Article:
But there will not be any forensic audit. This GOP will conduct no autopsies on itself. These two rival camps have misread the political moment by rooting their analyses in objective and observable realities. There will be no appetite among disheartened Republicans for recriminations and prescriptive diagnostics. This is the era of the exculpatory conspiracy theory, in which no amount of paranoia is too much so long as it absolves its proponents of any responsibility for their own circumstances.

Such retrospectives on the Trump presidency don’t necessarily have to be wildly implausible. Maybe the most attractive argument of this sort will chalk the president’s loss up to an act of God. But for the pathogen that ground the global economy to a halt and robbed the president of his ability to talk up economic gains under his leadership, Trump might still be in office. Thus, there are no broader lessons to be learned by the outcome of the 2020 race and, more important, there’s no one in particular to blame.

Another exculpatory theory of the case will be that a cabal of powerful interests deprived the president of access to the American public. Media along with technological, governmental, and public-health establishments aligned against the president and presented an insurmountable obstacle between Trump and the voters he was trying to reach. And, of course, the irritating handful of conservatives who didn’t give themselves over entirely to the president’s personality cult—Trumpism’s covert wreckers and saboteurs—will take on outsize importance relative to their numbers.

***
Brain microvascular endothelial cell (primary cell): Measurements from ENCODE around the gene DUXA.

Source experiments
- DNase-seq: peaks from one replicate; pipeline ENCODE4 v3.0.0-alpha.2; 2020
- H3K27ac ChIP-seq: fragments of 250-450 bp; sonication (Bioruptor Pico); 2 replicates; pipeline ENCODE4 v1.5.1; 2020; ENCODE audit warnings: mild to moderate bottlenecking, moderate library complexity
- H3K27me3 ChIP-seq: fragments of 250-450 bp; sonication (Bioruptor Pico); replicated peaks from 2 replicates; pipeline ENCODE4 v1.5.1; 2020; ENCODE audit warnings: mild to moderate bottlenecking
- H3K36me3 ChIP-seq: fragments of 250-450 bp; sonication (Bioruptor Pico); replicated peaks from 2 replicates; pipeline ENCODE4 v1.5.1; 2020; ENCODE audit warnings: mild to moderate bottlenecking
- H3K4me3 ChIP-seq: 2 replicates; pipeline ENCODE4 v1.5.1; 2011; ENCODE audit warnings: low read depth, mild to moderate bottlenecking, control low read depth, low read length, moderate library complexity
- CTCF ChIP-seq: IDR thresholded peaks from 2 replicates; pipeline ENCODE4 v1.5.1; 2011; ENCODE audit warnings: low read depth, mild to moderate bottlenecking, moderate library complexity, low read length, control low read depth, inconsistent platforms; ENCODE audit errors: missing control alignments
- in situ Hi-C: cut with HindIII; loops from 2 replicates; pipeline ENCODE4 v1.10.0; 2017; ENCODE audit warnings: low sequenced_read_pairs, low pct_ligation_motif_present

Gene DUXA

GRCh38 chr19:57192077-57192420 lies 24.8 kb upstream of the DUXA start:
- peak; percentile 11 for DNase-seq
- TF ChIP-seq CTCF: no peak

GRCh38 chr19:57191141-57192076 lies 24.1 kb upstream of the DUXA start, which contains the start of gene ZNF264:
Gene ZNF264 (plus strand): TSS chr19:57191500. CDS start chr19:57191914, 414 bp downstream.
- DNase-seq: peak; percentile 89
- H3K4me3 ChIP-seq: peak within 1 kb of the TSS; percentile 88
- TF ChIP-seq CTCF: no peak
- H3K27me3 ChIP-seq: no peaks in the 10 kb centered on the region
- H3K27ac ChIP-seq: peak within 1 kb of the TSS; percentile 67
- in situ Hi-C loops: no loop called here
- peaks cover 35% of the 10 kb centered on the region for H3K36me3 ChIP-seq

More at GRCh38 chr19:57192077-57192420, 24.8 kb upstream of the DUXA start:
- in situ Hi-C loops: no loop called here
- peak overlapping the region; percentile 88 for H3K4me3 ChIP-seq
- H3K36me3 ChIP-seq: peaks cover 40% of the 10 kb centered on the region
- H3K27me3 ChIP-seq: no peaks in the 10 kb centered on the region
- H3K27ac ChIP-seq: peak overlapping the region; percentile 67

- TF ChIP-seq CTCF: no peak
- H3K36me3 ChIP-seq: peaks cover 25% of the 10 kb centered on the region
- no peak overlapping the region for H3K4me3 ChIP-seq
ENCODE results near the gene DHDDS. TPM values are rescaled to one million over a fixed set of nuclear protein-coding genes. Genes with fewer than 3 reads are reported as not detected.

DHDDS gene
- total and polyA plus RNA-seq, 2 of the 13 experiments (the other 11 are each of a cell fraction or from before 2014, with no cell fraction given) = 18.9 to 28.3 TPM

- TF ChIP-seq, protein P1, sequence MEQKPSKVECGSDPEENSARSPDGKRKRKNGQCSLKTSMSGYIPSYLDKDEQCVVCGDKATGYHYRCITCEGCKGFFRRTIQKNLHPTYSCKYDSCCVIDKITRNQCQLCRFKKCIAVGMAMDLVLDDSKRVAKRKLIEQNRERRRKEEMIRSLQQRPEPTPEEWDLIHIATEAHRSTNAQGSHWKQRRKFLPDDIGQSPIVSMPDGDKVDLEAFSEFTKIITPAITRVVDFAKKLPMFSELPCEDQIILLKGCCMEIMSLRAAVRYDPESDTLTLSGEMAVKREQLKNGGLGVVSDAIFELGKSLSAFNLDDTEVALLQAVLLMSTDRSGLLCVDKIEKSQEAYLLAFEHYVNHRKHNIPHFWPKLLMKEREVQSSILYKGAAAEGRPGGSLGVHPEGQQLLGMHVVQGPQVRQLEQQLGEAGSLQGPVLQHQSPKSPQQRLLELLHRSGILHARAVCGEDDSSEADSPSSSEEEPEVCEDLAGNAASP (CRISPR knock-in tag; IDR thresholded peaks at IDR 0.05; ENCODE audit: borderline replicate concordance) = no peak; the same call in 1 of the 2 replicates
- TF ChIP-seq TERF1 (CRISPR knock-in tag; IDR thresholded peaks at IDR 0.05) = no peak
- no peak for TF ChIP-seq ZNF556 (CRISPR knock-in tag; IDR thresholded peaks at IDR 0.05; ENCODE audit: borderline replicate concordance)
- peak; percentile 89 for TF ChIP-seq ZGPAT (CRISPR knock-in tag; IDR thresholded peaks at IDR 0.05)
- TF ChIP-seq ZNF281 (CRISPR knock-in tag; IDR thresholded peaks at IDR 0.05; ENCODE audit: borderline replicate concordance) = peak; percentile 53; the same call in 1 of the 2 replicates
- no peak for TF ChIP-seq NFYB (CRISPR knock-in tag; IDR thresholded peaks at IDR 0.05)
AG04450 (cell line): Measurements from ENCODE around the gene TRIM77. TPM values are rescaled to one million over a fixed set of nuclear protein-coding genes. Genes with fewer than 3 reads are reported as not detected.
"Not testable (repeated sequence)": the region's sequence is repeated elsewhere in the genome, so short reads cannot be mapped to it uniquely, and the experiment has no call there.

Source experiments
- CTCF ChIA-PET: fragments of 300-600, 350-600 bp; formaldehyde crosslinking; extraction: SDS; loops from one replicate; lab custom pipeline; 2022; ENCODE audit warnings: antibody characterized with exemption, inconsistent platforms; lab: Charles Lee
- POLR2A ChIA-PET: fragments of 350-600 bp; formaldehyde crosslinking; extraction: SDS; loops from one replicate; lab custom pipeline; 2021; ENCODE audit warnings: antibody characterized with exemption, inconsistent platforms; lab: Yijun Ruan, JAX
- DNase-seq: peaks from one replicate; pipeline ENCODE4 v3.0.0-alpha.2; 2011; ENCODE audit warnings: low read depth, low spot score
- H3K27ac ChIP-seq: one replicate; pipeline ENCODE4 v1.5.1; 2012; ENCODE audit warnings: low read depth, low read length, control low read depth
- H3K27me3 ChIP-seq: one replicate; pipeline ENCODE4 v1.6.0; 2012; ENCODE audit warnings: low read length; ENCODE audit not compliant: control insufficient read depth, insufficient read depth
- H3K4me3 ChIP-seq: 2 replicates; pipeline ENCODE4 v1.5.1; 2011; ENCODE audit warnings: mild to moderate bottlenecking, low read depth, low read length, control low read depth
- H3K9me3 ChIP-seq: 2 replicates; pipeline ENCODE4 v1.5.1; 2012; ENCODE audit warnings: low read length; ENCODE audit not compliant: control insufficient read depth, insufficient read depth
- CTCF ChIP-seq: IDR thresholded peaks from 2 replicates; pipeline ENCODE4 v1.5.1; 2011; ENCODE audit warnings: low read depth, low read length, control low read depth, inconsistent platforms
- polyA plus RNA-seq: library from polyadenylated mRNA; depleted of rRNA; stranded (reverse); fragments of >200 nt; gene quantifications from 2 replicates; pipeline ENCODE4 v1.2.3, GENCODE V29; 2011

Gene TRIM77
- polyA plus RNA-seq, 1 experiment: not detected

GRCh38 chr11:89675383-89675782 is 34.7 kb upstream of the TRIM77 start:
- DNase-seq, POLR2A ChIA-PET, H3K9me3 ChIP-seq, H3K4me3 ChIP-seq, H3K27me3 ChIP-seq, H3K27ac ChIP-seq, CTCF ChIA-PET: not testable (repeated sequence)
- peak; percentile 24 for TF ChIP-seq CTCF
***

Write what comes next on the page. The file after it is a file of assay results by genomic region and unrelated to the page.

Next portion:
These and other nascent extenuating theories that inoculate Trump (and the party he reshaped in his own image over the last four years) of responsibility for a loss will elicit eye-rolls from more discerning observers on the right. But those well-meaning voices are all but certain to be drowned out by the party’s conspiracy theorists.

The president has already taken to the so-called QAnon movement—an amalgamation of paranoiacs who believe that Trump’s every action is calculated to advance virtuous national interests, even (perhaps especially) his most transparent blunders. This formerly fringe group now boasts its own Republican candidates headed to Congress. It enjoys the tacit or overt support of some of the party’s most well-connected fundraisers. Even relatively mainstream Republicans like Rep. Matt Gaetz and Sen. Kelly Loeffler see no downsides to associating themselves with this intrigue. And if a September Pew Research Center survey is to be believed, the 41 percent of Republicans who think “QAnon is a good thing for the country” will serve as the vocal vanguard dedicated to Trump’s absolution.

Of course, this would all be mooted by a Trump victory, and he still has a narrow path to reelection. But even if this president leaves office in bad odor, there will be no 2012-style autopsies of the Trump era. For the right, the urgent political project will be the development of an elaborate excuse—even one that strains credulity. Because few will really want to know what happened. They’ll just want to avoid being blamed for it.